Materials and Methods

Medical charts and photos of patients who underwent infratemple area hairline advancement surgery due to perceived CSE were reviewed retrospectively by the author from 2013 to 2014.

We compared pre- and postoperative values of ICD (a), OCD (b), bilateral infratemple hairline distance (c), and bilateral temporal bone distances (d) (Fig. 2). A Vernier caliper (Mitutoyo, Kawasaki, Japan) was employed to ensure accurate and reproducible measurements in the frontal view.

The desired outcome was discussed with the patient before surgery while the patient was looking in a mirror. To advance the hairline of the infratemple area, an imaginary line was drawn from the T-point (the most anterior point of the temporal peak) and the S-point (the most anterior point where the sideburns begin). Then, a concave curved design, similar to the shape of the orbital rim, was made along this line. When drawing the design, the T-point was advanced if it was recessed. If the S-point was recessed or if the sideburns were sparse, the S-point was advanced with or without sideburn reconstruction to achieve sufficient narrowing of the infratemple area [4, 5].

Hair follicles to be used for transplantation were harvested with strip surgery of the occipital scalp or using the follicular unit extraction method. The harvested hairs were then classified into five subgroups: very thin, vellus-like single hairs, thin single hair, thick single hair, two-hair follicular units, and three- or four-hair follicular units.

In cases of transplantation to other areas, such as the frontotemporal recess, two- or three-hair follicular units were mostly transplanted in the posterior area, and only single hairs were transplanted in the infratemple area [6]. If insufficient single hairs were available, two- to three-hair follicular units were divided into single hairs.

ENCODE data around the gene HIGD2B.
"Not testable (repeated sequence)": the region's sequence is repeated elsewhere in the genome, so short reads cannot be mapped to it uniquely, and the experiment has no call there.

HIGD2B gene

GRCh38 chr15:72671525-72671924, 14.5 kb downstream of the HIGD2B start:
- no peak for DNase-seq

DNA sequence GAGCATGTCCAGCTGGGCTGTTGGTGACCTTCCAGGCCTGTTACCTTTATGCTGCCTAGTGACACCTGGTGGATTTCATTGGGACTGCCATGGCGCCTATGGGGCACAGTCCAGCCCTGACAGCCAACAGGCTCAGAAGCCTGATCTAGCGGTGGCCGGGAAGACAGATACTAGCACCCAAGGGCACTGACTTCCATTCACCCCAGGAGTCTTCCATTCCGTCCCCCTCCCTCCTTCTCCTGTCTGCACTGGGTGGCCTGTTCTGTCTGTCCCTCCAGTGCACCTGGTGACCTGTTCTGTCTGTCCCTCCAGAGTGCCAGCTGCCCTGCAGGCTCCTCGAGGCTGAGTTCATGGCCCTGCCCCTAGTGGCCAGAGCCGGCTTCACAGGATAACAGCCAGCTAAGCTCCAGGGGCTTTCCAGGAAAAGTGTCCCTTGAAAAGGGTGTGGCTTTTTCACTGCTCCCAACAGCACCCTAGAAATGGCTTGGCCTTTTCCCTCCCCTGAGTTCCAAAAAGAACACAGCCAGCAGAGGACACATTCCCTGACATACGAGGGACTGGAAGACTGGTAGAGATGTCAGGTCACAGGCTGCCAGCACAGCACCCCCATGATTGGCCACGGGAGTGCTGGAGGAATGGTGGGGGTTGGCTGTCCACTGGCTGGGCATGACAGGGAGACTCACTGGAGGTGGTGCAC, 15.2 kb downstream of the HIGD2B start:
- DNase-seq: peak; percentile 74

In the infratemple area, thick single hairs were transplanted in the most posterior portion, with thin single hairs in front, and vellus-like and very thin single hairs in the most anteriorly located irregular peak area. Transplantation density was 35–55 FU/cm2 in the frontotemporal recess and 15–25 FU/cm2 in the infratemple and sideburn areas. Sutures were removed on the tenth postoperative day. Patients were examined 1 year after surgery. Satisfaction was scored on a Likert scale of 1 to 5 (1 very dissatisfied; 2 slightly dissatisfied; 3 neutral; 4 relatively satisfied; 5 very satisfied) by patients and the surgeon 1 year postoperatively.


Infratemple area hairline advancement was undertaken in 19 patients with perceived CSE. All patients were women, with a mean age of 29.4 years. The mean follow-up period was 12.3 months. In all patients, the wide infratemple area was effectively narrowed in the frontal view. On average, the distance between the bilateral infratemple area hairlines was reduced by 5.2 mm (3.9–6.3 mm, Table 1). The perception of CSE was also ameliorated, and the patients were satisfied with the results. The mean patient satisfaction score was 4.4, and the mean surgeon satisfaction score was 4.6. The satisfaction score was 4 or higher in all patients. No side effects, such as asymmetry or wound infection, were reported (Fig. 3).
Table 1

Facial dimensions of 19 patients with perceived CSE measured in the frontal view using a Vernier caliper


Preoperative value

Postoperative value

Average difference

a (Intercanthal distance)

32 mm

(30–34 mm)


b (Outercanthal distance)

81 mm

(79–86 mm)


c (Bilateral infratemple hairline distance)

135 mm

(130–141 mm)

129.8 mm

(126–136 mm)

5.2 mm

(3.2–6.4 mm)

d (Bilateral temporal bone distance)

154 mm

(149–162 mm)


Mean value, minimum value -maximum value indicated between parentheses

Fig. 3

A 27-year-old woman with a CSE-like appearance due to a wide infratemple area. a Preoperative facial dimensions were (according to the scheme shown in Fig. 2): a 33; b 85; c 146; and d 164 mm. The infratemple hairline was recessed posteriorly with severe temporal bone lateral protrusion showing a broad bitemporal bone transverse distance. Infratemple hairline advancement with frontotemporal recess correction was undertaken, and 1190 hair grafts were transplanted. b Appearance 1 year after surgery. The c value improved to 140 mm. The patient stated that she no longer felt her eyes were too close together, and was satisfied with the results